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Evidence for two unlinked sex reversal loci in the Nile Tilapia, Preochromis niloticus, and linkage of one of these to the autosomal red body colour gene. / Karayucel, Ismihan; Ezaz, Tariq; Karayucel, Sedat; McAndrew, Brendan; Penman, David.

In: Aquaculture, Vol. 234, No. 1-4, 2004, p. 51-63.

Research output: Contribution to journalArticle

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T1 - Evidence for two unlinked sex reversal loci in the Nile Tilapia, Preochromis niloticus, and linkage of one of these to the autosomal red body colour gene

AU - Karayucel, Ismihan

AU - Ezaz, Tariq

AU - Karayucel, Sedat

AU - McAndrew, Brendan

AU - Penman, David

PY - 2004

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N2 - Gynogenetic offspring from heterozygous red (Rr) Oreochromis niloticus females were produced by UV irradiation of sperm and suppression of the second meiotic division. The distance between the red gene and the centromere was estimated to be 4.8 cM. Of 547 gynogenetic offspring that survived to be sexed, 54 (9.9%) were males. There was a significant association between colour and sex -- 53 of the male fish were red and only one was wild type. These data provide evidence for genetic linkage between the red gene and a gene that can cause female-to-male sex reversal. Of several fully inbred XX clonal lines of O. niloticus previously developed in our laboratory, only one contained males. To test if this is caused by the same gene as the red-linked autosomal sex reversal gene, a series of test crosses was carried out. Males from this line were crossed to homozygous red females, then some of the offspring, which were all females, were backcrossed to the parental males. If the same gene was causing the presence of males in the gynogenetic offspring and in the clonal line, we would expect that in the backcrosses there would be more males in the wild type than in the red fish. However, the frequency of males was not significantly different between the red and wild-type fish (18/162=11.1% and 18/173=10.4% males, respectively), which leads to the conclusion that different unlinked loci are responsible for the presence of males in the clonal line and in the gynogenetics from the heterozygous red females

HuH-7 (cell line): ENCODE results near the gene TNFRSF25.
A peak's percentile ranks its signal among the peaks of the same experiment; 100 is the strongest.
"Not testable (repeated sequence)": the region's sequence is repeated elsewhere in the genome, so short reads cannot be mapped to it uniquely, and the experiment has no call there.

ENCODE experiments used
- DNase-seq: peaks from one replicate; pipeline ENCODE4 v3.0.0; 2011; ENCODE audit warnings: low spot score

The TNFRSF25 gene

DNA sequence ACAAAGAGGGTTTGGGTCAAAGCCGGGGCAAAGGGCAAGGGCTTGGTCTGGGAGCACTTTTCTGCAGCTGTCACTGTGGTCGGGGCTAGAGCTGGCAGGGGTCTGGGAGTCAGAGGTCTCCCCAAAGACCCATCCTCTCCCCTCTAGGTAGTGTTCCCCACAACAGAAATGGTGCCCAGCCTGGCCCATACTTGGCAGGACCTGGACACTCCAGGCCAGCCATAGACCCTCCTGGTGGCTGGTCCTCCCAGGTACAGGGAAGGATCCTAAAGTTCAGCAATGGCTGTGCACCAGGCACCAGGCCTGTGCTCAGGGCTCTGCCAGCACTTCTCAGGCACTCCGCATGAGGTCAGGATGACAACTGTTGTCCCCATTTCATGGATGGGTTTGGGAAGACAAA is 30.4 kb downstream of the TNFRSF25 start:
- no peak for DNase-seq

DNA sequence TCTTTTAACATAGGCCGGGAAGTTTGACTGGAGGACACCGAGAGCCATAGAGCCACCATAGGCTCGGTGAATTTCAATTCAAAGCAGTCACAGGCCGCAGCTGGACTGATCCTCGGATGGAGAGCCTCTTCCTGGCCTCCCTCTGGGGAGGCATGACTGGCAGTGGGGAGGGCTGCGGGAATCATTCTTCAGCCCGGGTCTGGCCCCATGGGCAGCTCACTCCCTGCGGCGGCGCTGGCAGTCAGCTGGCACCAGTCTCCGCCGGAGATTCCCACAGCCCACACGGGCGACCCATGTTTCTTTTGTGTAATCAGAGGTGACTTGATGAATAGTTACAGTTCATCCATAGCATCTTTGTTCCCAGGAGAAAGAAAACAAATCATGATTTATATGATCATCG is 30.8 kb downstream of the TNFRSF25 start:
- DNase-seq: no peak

AB - Gynogenetic offspring from heterozygous red (Rr) Oreochromis niloticus females were produced by UV irradiation of sperm and suppression of the second meiotic division. The distance between the red gene and the centromere was estimated to be 4.8 cM. Of 547 gynogenetic offspring that survived to be sexed, 54 (9.9%) were males. There was a significant association between colour and sex -- 53 of the male fish were red and only one was wild type. These data provide evidence for genetic linkage between the red gene and a gene that can cause female-to-male sex reversal. Of several fully inbred XX clonal lines of O. niloticus previously developed in our laboratory, only one contained males. To test if this is caused by the same gene as the red-linked autosomal sex reversal gene, a series of test crosses was carried out. Males from this line were crossed to homozygous red females, then some of the offspring, which were all females, were backcrossed to the parental males. If the same gene was causing the presence of males in the gynogenetic offspring and in the clonal line, we would expect that in the backcrosses there would be more males in the wild type than in the red fish. However, the frequency of males was not significantly different between the red and wild-type fish (18/162=11.1% and 18/173=10.4% males, respectively), which leads to the conclusion that different unlinked loci are responsible for the presence of males in the clonal line and in the gynogenetics from the heterozygous red females